Apple CEO Tim Cook’s public acknowledgment that he’s gay is a welcome moment for dozens of reasons. Cook becomes the first out CEO of a Fortune 500 company, at the most successful company in the world, proving (as if it needed to be proved) that industry leaders can have any gender or orientation. Cook’s push for antidiscrimination and equal treatment laws now has an added personal dimension and clear stake for his audiences, whether in public or in a legislature. Cook can stand tall as a role model for LGBT youth everywhere in the world, for whom knowing the CEO of Apple is gay and proud to admit it in public can make it easier to affirm their own identities.
And last, and probably least, an extremely awkward chapter of journalism, in which Cook’s sexuality was a kind of reverse Schrödinger’s Cat, can come to a close. It absolutely was well known that Cook was gay. But this fact could alternately be ignored, acknowledged, or left drifting in ambiguity, depending on the publication. Now the waveform has collapsed; description matches reality, and publications can take this shambling, uncomfortable, unwinnable dance to another public figure.
As far as I’ve been able to determine, the first person to write about Tim Cook being gay was Owen Thomas for Gawker’s Valleywag in 2008. At this time, Cook had already served a stint as interim CEO during Steve Jobs’ treatment for liver cancer; with Jobs again appearing to be ill, Cook was the heir apparent and subject to extra interest, so Thomas’s “Is Apple COO Tim Cook Gay?” made a splash.
Adam Lashinsky had just published a profile of Cook in Fortune where Apple’s COO was described as unknown, “a blank slate,” “intensely private,” and a lifelong bachelor. Thomas, who had some information from off-the-record sources, read between the lines of Lashinsky’s profile:
“When he isn’t working he tends to be in the gym, on a hiking trail, or riding his bike.” Come on. What is this — a Fortune profile, or a men-seeking-men personals ad in Craigslist?
He posed Cook’s sexuality as an open question, filed under the tag “rumormonger.”
At that time, there were rumors about Cook in the press, but largely off the record and single-source — not enough to run as fact, even in what is sometimes thought of as the Wild West days of Valleywag — so speculation was all that was possible.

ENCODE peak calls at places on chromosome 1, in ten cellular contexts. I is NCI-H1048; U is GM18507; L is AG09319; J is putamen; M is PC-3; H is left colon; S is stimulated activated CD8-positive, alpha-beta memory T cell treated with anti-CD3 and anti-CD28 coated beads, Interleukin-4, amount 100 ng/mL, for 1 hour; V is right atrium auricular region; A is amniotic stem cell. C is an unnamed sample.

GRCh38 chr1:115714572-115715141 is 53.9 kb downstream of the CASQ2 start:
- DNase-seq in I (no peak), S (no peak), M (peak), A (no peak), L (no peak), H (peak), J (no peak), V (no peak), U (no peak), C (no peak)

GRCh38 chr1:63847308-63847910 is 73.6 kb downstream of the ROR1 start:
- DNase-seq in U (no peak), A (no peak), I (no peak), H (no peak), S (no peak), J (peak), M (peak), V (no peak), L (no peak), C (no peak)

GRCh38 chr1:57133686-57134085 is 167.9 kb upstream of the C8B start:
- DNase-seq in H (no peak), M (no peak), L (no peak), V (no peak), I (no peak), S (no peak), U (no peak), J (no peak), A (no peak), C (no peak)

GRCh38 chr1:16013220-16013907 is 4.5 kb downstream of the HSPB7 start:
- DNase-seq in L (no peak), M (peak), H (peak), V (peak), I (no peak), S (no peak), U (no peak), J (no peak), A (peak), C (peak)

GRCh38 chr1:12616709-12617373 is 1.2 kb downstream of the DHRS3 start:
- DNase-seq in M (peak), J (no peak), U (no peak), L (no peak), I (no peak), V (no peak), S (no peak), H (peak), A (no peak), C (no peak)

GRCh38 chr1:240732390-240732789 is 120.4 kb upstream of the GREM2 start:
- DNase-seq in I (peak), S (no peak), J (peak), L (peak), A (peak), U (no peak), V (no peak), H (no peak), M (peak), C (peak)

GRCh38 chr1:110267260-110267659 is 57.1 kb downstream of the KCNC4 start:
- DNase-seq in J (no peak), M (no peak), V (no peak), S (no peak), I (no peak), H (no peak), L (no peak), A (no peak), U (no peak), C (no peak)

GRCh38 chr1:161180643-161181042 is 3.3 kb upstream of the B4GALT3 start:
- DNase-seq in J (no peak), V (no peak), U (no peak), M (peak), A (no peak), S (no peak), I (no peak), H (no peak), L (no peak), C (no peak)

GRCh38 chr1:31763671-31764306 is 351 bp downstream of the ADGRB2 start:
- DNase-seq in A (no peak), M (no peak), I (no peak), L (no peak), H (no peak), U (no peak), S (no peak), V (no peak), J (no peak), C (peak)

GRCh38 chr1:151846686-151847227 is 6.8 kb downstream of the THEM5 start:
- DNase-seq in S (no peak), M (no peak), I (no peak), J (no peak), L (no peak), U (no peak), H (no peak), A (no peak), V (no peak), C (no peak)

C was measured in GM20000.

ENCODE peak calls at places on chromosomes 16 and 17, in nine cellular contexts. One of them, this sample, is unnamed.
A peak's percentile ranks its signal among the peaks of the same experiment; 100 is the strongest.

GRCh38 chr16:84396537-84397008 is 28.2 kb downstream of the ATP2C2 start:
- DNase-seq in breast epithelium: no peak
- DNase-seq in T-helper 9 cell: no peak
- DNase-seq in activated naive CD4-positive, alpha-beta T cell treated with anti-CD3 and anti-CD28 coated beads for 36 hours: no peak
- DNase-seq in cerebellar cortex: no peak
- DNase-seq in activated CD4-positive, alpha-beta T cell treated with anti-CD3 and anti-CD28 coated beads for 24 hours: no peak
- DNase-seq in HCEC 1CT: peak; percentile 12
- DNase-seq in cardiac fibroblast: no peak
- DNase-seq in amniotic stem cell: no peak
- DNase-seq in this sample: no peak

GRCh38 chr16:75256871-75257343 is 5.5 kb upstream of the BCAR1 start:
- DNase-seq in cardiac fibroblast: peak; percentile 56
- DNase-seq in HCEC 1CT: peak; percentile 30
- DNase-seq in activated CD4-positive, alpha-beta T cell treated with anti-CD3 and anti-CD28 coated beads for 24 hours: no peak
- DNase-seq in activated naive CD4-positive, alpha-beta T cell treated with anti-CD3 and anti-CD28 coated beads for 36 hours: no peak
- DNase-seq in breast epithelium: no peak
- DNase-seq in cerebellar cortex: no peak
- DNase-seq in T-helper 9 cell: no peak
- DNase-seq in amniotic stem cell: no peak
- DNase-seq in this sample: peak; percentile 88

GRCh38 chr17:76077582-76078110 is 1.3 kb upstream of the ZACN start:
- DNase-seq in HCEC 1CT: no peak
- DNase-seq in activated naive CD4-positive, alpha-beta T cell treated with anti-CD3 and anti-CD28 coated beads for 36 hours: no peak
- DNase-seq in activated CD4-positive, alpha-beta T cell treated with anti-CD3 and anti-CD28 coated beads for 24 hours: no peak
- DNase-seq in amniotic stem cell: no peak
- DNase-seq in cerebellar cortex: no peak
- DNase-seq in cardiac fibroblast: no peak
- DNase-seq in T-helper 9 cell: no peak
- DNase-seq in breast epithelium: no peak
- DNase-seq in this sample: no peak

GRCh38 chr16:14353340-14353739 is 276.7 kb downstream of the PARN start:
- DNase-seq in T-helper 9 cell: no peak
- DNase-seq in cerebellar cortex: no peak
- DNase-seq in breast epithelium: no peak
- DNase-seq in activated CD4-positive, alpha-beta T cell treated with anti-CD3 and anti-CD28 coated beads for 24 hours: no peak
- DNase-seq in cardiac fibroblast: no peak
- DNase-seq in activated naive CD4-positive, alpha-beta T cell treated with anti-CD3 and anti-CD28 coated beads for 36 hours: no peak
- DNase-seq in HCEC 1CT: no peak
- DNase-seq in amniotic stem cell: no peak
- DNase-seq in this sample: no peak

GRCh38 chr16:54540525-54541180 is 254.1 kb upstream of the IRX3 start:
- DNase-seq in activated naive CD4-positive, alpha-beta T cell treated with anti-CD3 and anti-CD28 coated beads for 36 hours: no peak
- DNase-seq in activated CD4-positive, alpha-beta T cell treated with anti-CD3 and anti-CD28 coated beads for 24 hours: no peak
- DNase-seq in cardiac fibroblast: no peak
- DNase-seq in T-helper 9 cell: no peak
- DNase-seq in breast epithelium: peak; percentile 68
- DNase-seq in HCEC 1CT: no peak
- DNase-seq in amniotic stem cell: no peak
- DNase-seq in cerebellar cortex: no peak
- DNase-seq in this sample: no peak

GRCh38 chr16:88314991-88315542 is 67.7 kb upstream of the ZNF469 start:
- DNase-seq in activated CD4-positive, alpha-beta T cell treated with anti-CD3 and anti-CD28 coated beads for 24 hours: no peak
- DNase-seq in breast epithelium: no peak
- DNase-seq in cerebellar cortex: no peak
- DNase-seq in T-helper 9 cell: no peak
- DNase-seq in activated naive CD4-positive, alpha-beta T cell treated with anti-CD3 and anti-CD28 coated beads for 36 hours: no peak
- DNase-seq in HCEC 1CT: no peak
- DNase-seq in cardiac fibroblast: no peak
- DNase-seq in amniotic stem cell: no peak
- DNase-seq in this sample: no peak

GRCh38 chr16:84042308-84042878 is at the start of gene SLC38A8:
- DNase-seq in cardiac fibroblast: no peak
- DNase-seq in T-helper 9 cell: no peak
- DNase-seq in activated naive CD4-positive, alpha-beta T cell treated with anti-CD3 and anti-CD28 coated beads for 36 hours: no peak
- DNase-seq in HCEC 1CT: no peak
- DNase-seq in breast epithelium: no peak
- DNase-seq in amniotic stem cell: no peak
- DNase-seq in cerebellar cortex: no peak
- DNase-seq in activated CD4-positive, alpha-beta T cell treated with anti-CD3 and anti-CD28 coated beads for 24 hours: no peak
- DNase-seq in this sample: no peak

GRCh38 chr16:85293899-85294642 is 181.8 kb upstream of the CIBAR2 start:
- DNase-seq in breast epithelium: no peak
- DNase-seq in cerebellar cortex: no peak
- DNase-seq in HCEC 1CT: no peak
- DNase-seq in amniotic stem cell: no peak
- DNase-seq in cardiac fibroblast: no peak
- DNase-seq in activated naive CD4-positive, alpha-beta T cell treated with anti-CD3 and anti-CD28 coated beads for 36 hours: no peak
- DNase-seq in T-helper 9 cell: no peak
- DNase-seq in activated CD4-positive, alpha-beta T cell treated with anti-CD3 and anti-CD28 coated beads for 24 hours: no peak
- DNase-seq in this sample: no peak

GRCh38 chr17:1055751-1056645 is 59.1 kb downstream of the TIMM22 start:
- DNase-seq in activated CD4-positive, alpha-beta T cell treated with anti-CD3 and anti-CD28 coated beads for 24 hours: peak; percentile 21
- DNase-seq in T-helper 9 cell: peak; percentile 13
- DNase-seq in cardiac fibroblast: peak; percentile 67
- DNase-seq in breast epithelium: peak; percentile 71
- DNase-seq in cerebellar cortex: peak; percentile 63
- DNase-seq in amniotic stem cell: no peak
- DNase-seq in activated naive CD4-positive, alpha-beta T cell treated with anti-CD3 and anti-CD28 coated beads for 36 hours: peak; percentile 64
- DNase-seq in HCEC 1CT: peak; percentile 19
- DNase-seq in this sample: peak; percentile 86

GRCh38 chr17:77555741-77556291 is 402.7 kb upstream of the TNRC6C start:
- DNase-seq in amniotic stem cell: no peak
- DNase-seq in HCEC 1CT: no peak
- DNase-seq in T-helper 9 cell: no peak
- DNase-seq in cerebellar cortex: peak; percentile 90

That changed in January 2011, when Ryan Tate published a profile of Cook titled “Meet Apple’s New Boss, The Most Powerful Gay Man in Silicon Valley.” Tate cited “two well-placed sources” who confirmed the Cook was gay, but more importantly, was able to say Cook’s sexual orientation was well-known among Apple’s leadership and had “been the topic of at least some discussion within the company.”
One tech executive who has spoken to multiple Apple management veterans about Cook was told executives there would support Cook if he publicly acknowledged his orientation, and even would encourage him to do so as he steps up his leadership role, but that they also had concerns about whether his coming out would impact the perception of the Apple brand.
This established the framework that would shape stories on Cook’s personal life for the next four years, until this week: Cook was openly gay in all but the most public contexts. By this time, Steve Jobs had again taken medical leave, making Cook interim CEO. Apple had overtaken Microsoft to become the most valuable tech company in the world, and was on its way to being the largest publicly traded company in any business. This was due to the success of the iPhone and now the iPad, which powered to Apple’s transformation from a U.S.-centric computer maker to a dominant global brand. Cook played a crucial role in the transformation; China had been a special project of his, both as manufacturing center and as an emerging market. Even if the U.S. were ready for an openly gay CEO — and that was a proposition that hadn’t yet been tested — it wasn’t clear what effect a public announcement would have on Apple’s perception in the rest of the world.
However, now there was pressure from LGBT advocates for Cook to make a public statement. Out magazine pressed the issue in April 2011, naming Cook No. 1 in its list of the 50 most powerful gay and lesbian people in America. Newspapers and magazines were reluctant to discuss it without an announcement from Cook himself, keeping with their general policy not to “out” public figures. So were most technology news sites and enthusiast blogs.